With thanks to the Union of Concerned Scientists‘s Report Heads They Win,Tails We Lose: How Corporations Corrupt Science at the Public’s Expense February 2012
The following quoted text is from the introduction of the paper Heads They Win,Tails We Lose: How Corporations Corrupt Science at the Public’s Expense:
This serious problem has sparked much debate, but few have analyzed the key driver of political interference in federal science: the inappropriate influence of companies with a financial stake in the outcome.
This influence affects not only the science used in decision making, but also public opinion and the decision-making process itself.
By better understanding how corporations influence the use of science in federal decision making, we can both hold companies and policy makers accountable for their actions and ensure that the nation develops science based policies that serve the public interest.
The first chapter of this report explores the numerous methods corporate interests employ to inappropriately influence how the federal government uses science to make decisions.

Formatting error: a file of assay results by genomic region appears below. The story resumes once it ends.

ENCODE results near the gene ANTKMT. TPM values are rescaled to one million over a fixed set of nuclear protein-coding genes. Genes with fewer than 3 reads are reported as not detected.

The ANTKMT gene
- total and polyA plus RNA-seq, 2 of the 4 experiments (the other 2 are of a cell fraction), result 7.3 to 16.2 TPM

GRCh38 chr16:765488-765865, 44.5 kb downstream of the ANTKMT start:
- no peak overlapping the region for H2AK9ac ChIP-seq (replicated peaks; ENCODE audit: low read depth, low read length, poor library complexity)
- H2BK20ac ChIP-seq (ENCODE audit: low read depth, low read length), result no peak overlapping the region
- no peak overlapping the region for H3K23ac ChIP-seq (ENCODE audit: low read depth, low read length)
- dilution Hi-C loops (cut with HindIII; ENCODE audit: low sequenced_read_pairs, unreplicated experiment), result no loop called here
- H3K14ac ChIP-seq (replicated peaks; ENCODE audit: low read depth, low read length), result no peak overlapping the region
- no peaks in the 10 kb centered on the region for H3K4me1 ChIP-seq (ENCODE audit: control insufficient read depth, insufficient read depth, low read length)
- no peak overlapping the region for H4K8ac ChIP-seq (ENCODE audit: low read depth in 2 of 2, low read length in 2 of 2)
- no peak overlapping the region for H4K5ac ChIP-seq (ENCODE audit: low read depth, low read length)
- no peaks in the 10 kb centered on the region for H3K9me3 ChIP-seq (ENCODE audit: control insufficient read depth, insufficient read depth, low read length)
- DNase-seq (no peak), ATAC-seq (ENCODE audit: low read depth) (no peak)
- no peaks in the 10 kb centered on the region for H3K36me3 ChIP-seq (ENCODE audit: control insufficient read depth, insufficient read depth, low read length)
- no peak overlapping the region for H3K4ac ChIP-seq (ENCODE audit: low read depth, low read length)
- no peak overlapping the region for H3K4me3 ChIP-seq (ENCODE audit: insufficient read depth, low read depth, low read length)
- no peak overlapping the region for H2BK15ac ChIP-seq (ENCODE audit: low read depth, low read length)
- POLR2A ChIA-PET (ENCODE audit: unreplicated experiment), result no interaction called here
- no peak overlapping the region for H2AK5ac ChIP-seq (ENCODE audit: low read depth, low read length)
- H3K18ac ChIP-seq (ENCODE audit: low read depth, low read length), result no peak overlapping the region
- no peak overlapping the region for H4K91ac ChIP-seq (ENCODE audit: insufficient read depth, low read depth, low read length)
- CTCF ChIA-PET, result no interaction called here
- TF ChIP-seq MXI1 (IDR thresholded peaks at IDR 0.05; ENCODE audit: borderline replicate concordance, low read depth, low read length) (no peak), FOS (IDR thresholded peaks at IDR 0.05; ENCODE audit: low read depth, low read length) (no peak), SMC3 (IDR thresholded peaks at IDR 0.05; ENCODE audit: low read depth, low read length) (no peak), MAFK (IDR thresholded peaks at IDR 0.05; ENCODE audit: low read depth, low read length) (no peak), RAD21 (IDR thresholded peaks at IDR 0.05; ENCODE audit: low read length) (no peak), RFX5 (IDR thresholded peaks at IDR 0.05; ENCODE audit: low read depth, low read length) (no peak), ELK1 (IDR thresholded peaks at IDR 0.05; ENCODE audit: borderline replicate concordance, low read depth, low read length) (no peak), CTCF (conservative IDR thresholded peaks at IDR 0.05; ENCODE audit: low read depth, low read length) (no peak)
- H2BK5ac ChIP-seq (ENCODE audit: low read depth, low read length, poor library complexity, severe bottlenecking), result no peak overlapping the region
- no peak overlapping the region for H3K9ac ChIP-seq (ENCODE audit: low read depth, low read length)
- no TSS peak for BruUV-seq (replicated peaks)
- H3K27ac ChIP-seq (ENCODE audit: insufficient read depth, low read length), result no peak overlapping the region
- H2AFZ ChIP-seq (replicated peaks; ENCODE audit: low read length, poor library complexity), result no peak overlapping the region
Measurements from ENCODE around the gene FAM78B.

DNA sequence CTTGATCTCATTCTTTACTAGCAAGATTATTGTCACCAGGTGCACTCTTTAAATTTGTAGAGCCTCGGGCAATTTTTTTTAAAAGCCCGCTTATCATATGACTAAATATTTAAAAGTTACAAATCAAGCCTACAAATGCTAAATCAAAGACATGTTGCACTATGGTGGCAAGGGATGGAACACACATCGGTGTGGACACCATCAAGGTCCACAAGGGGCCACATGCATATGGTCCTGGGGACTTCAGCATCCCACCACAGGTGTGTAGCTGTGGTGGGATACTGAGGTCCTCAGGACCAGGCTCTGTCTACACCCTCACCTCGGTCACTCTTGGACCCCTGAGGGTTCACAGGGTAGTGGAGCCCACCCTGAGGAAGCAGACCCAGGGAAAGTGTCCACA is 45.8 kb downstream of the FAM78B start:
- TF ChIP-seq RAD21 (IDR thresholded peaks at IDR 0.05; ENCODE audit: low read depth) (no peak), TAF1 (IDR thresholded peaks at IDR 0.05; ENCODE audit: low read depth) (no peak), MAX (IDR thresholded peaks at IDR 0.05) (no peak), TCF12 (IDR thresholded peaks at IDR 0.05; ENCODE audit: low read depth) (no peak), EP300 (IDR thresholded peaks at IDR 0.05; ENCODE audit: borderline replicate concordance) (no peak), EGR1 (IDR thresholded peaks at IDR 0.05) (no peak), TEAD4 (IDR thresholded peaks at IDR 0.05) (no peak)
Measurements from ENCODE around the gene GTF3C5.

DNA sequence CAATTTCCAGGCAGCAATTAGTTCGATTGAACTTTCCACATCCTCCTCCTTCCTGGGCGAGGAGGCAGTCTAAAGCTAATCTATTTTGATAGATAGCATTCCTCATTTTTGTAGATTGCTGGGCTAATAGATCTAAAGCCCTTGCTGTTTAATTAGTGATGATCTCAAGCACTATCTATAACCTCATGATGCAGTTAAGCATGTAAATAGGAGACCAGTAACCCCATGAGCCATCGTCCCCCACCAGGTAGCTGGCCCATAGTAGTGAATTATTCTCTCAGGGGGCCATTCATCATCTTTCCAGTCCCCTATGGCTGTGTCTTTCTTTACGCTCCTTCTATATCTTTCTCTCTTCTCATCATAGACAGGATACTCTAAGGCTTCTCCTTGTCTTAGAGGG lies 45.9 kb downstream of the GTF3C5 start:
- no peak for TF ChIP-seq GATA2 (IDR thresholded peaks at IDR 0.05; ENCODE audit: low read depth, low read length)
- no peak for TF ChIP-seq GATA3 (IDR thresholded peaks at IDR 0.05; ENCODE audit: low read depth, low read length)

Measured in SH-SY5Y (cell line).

The second chapter provides an overview of the steps the Obama administration has taken to restore scientific integrity to federal policy making.
The third chapter focuses on the federal reforms still essential to ensure that authoritative and independent scientific information informs policies designed to protect public health and the environment.
Recognizing that solving this problem extends far beyond what the government can accomplish alone, we also suggest broader reforms that corporations, the scientific community, academic institutions, news media, and the courts can pursue to ensure transparency and accountability in the use of science.
The twenty-first century presents the United States and the world with urgent science-based challenges. We must have the ability to use independent science to address problems such as the need for high-quality yet affordable health care, terrorism, climate change, rising demand for energy and natural resources, population growth, and the loss of biodiversity, and to anticipate and tackle challenges unknown today….
Methods of Abuse
Corporations attempt to exert influence at every step of the scientific and policy-making processes, often to shape decisions in their favor or avoid regulation and monitoring of their products and by-products at the public’s expense. In so doing, they often attempt to fundamentally alter the decision-making process and exploit executive branch agencies, Congress, and the courts.